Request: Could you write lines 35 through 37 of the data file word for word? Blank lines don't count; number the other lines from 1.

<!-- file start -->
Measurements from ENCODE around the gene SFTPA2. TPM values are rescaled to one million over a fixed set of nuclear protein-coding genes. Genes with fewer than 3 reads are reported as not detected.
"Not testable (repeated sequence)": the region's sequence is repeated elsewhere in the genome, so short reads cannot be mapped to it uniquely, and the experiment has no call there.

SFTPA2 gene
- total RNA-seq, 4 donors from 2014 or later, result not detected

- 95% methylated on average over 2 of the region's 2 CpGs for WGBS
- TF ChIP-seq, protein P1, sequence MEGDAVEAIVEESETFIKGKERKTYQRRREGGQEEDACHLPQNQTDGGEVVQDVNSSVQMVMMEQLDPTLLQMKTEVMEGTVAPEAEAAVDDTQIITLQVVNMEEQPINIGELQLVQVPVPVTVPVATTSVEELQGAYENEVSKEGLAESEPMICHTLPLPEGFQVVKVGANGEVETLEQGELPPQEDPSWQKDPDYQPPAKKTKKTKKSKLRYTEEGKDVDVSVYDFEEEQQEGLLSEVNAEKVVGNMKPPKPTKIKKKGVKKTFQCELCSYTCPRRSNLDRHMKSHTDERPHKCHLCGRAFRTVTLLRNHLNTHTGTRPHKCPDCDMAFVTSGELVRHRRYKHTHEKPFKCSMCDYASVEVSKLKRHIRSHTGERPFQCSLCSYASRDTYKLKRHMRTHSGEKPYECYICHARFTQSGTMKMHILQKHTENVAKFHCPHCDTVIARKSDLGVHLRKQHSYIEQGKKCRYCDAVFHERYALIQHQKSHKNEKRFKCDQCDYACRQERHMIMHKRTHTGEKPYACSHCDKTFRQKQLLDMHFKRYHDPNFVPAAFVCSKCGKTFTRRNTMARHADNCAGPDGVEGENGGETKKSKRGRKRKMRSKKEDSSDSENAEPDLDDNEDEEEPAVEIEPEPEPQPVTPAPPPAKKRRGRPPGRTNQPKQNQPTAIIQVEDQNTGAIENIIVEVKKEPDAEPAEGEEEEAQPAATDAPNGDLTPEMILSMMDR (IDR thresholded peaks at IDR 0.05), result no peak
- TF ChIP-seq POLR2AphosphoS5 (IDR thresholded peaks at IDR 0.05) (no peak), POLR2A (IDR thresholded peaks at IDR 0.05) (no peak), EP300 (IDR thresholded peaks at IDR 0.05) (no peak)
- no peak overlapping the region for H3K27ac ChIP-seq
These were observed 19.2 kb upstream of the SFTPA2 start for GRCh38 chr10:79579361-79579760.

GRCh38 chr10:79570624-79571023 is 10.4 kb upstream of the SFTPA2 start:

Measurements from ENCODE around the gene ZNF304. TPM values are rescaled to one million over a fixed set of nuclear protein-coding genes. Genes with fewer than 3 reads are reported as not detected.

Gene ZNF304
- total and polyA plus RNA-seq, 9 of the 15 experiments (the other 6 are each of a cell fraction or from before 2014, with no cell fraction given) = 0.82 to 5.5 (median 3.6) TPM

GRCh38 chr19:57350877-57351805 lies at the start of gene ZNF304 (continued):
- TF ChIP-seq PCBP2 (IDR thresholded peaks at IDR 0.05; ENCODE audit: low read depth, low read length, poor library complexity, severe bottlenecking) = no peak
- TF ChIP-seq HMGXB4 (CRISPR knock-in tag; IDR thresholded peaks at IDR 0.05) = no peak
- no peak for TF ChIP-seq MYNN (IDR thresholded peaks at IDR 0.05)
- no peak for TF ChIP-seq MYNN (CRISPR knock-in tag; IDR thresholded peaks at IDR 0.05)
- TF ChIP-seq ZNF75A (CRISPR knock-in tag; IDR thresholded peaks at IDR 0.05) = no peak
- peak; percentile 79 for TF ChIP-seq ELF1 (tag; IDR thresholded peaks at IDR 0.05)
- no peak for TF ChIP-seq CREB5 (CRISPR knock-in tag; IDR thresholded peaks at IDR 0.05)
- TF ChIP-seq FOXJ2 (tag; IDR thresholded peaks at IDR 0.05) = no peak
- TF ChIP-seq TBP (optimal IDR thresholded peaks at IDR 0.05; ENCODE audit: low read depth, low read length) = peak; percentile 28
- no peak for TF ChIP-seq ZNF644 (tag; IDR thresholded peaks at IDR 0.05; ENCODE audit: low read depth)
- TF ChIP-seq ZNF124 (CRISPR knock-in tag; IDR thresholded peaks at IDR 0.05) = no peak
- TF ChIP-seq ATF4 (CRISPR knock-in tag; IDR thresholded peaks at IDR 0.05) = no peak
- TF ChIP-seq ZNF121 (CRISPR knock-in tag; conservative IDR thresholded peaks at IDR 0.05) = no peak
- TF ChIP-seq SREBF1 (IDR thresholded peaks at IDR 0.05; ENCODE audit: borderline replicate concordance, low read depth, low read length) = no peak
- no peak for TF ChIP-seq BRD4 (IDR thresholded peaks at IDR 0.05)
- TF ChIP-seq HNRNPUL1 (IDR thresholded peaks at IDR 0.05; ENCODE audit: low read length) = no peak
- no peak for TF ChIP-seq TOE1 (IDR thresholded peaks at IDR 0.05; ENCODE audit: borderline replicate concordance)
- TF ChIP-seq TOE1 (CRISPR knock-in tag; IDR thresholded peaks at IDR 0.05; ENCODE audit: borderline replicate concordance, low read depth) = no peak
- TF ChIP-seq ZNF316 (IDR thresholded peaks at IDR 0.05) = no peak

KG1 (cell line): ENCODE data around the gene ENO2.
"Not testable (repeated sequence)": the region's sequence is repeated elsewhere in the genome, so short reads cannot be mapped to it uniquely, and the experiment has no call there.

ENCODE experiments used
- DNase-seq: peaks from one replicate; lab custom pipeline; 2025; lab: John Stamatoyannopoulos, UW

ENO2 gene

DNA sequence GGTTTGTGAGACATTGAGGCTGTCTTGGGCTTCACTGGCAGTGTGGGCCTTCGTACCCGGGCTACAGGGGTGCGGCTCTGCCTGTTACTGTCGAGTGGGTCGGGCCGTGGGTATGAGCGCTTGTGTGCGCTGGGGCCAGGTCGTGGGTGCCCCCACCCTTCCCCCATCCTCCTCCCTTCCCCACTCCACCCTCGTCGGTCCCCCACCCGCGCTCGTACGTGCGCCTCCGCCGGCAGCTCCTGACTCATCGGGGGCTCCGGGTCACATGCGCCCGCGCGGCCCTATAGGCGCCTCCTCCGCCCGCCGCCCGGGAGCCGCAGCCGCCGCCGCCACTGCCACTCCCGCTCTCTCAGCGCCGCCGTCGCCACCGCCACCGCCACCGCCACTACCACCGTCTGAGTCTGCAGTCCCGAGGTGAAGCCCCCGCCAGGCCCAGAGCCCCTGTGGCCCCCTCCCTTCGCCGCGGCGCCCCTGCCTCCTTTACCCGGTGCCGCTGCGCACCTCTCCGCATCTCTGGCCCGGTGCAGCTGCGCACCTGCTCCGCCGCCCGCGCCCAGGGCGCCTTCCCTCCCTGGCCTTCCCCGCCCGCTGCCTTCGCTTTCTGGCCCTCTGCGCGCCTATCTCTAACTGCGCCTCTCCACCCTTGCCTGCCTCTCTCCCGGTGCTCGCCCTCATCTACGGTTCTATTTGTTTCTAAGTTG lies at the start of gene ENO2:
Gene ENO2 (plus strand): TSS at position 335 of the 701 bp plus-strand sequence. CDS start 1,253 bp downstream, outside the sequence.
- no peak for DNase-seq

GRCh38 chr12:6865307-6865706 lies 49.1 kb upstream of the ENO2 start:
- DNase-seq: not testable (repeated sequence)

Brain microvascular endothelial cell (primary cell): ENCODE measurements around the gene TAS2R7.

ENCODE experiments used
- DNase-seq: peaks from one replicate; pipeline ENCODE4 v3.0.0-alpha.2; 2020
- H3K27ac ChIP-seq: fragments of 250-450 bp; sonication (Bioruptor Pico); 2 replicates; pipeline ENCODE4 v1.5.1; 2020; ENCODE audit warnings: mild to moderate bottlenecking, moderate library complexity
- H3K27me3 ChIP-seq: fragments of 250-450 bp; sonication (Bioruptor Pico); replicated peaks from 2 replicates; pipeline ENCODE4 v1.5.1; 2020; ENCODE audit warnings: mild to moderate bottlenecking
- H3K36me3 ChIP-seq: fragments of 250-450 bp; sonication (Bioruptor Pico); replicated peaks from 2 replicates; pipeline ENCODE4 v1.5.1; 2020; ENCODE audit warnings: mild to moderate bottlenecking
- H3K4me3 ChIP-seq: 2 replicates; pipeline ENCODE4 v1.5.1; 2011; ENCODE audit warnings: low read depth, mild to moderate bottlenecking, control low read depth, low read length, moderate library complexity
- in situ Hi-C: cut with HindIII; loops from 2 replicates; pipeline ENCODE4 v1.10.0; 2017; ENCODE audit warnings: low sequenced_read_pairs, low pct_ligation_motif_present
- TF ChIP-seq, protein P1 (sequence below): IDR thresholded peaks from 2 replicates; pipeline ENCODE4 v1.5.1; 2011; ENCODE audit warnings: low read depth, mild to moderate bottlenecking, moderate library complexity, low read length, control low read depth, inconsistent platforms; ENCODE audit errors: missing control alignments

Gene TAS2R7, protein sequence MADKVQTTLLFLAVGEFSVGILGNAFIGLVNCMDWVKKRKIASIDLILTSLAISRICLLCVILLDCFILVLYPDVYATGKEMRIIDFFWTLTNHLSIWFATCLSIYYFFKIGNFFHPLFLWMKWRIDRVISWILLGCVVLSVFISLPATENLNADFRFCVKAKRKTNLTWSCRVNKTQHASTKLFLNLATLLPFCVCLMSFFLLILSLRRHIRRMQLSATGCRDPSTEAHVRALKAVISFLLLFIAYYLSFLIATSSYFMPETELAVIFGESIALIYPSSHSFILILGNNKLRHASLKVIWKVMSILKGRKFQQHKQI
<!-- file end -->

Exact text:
"Not testable (repeated sequence)": the region's sequence is repeated elsewhere in the genome, so short reads cannot be mapped to it uniquely, and the experiment has no call there.

ENCODE experiments used
- DNase-seq: peaks from one replicate; lab custom pipeline; 2025; lab: John Stamatoyannopoulos, UW